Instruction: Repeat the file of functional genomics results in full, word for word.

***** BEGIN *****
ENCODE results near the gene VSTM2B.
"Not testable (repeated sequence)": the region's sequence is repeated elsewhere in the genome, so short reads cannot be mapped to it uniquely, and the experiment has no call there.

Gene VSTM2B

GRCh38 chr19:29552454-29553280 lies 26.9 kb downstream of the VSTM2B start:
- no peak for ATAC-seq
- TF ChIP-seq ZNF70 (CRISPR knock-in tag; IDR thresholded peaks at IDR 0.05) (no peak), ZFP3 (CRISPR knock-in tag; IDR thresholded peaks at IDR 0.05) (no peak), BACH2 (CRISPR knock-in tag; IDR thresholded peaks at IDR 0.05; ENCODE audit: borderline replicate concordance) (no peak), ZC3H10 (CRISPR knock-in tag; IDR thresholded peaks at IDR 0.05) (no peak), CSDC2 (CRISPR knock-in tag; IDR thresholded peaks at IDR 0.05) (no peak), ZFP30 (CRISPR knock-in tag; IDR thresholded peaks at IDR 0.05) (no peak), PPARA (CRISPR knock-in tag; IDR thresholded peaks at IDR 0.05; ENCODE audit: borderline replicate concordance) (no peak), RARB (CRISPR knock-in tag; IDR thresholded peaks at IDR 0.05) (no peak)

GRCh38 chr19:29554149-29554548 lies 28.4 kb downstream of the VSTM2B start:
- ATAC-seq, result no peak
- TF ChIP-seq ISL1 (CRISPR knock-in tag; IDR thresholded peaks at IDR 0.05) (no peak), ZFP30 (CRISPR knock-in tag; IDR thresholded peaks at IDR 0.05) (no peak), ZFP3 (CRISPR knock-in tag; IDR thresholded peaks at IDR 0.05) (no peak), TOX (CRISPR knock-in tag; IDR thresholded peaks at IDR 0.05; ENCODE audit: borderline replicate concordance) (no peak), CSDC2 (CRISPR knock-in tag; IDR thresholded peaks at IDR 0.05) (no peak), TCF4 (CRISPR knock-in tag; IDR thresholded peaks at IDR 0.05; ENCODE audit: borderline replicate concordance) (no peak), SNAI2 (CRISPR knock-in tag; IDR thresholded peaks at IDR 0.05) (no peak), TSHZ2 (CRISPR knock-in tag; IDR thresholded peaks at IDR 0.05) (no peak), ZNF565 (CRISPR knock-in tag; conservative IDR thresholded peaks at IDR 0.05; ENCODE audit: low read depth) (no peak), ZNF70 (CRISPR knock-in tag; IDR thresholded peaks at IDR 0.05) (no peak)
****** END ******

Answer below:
ENCODE results near the gene VSTM2B.
"Not testable (repeated sequence)": the region's sequence is repeated elsewhere in the genome, so short reads cannot be mapped to it uniquely, and the experiment has no call there.

Gene VSTM2B

GRCh38 chr19:29552454-29553280 lies 26.9 kb downstream of the VSTM2B start:
- no peak for ATAC-seq
- TF ChIP-seq ZNF70 (CRISPR knock-in tag; IDR thresholded peaks at IDR 0.05) (no peak), ZFP3 (CRISPR knock-in tag; IDR thresholded peaks at IDR 0.05) (no peak), BACH2 (CRISPR knock-in tag; IDR thresholded peaks at IDR 0.05; ENCODE audit: borderline replicate concordance) (no peak), ZC3H10 (CRISPR knock-in tag; IDR thresholded peaks at IDR 0.05) (no peak), CSDC2 (CRISPR knock-in tag; IDR thresholded peaks at IDR 0.05) (no peak), ZFP30 (CRISPR knock-in tag; IDR thresholded peaks at IDR 0.05) (no peak), PPARA (CRISPR knock-in tag; IDR thresholded peaks at IDR 0.05; ENCODE audit: borderline replicate concordance) (no peak), RARB (CRISPR knock-in tag; IDR thresholded peaks at IDR 0.05) (no peak)

GRCh38 chr19:29554149-29554548 lies 28.4 kb downstream of the VSTM2B start:
- ATAC-seq, result no peak
- TF ChIP-seq ISL1 (CRISPR knock-in tag; IDR thresholded peaks at IDR 0.05) (no peak), ZFP30 (CRISPR knock-in tag; IDR thresholded peaks at IDR 0.05) (no peak), ZFP3 (CRISPR knock-in tag; IDR thresholded peaks at IDR 0.05) (no peak), TOX (CRISPR knock-in tag; IDR thresholded peaks at IDR 0.05; ENCODE audit: borderline replicate concordance) (no peak), CSDC2 (CRISPR knock-in tag; IDR thresholded peaks at IDR 0.05) (no peak), TCF4 (CRISPR knock-in tag; IDR thresholded peaks at IDR 0.05; ENCODE audit: borderline replicate concordance) (no peak), SNAI2 (CRISPR knock-in tag; IDR thresholded peaks at IDR 0.05) (no peak), TSHZ2 (CRISPR knock-in tag; IDR thresholded peaks at IDR 0.05) (no peak), ZNF565 (CRISPR knock-in tag; conservative IDR thresholded peaks at IDR 0.05; ENCODE audit: low read depth) (no peak), ZNF70 (CRISPR knock-in tag; IDR thresholded peaks at IDR 0.05) (no peak)